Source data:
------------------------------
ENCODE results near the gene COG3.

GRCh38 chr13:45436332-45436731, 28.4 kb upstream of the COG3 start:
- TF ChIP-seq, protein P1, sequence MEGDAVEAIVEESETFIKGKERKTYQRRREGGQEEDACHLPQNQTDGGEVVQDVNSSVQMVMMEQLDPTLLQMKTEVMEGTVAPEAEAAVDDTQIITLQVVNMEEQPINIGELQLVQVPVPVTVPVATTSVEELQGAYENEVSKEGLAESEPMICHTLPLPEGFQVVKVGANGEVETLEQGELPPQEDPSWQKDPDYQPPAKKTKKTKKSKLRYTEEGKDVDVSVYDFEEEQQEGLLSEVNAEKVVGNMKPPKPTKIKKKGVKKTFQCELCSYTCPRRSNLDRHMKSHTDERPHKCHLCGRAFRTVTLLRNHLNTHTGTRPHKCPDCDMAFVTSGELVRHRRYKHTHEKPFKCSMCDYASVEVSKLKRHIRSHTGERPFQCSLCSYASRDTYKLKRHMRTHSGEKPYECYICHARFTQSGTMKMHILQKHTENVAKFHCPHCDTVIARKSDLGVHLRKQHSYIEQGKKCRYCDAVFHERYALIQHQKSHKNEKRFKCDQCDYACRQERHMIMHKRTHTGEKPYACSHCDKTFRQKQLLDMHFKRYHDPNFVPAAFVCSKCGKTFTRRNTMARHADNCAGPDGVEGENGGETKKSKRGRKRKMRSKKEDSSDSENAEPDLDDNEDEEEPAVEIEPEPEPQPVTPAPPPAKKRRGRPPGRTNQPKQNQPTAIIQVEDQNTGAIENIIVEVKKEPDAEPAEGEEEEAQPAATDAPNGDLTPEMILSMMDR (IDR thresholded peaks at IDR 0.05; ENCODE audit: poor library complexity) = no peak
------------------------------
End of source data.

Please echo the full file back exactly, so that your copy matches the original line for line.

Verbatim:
ENCODE results near the gene COG3.

GRCh38 chr13:45436332-45436731, 28.4 kb upstream of the COG3 start:
- TF ChIP-seq, protein P1, sequence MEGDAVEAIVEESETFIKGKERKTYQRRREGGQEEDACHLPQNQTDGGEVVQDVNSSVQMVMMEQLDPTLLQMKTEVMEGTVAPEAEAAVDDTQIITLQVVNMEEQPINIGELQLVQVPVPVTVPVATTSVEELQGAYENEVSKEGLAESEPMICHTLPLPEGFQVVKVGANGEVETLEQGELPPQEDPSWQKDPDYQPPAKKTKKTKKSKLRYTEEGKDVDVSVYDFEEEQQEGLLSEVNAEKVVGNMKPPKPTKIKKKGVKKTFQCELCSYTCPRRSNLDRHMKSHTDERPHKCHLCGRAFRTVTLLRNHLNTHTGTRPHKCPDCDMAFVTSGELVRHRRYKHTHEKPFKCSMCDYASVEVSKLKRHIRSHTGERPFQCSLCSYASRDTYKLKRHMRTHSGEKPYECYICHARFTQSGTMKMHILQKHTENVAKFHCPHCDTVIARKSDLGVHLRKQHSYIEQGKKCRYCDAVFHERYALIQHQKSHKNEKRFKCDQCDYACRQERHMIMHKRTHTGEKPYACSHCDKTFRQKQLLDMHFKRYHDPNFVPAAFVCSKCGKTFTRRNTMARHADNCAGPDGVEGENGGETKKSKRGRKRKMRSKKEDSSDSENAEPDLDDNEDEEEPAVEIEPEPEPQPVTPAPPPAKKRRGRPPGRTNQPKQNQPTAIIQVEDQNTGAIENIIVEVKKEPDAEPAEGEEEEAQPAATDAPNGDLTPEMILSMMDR (IDR thresholded peaks at IDR 0.05; ENCODE audit: poor library complexity) = no peak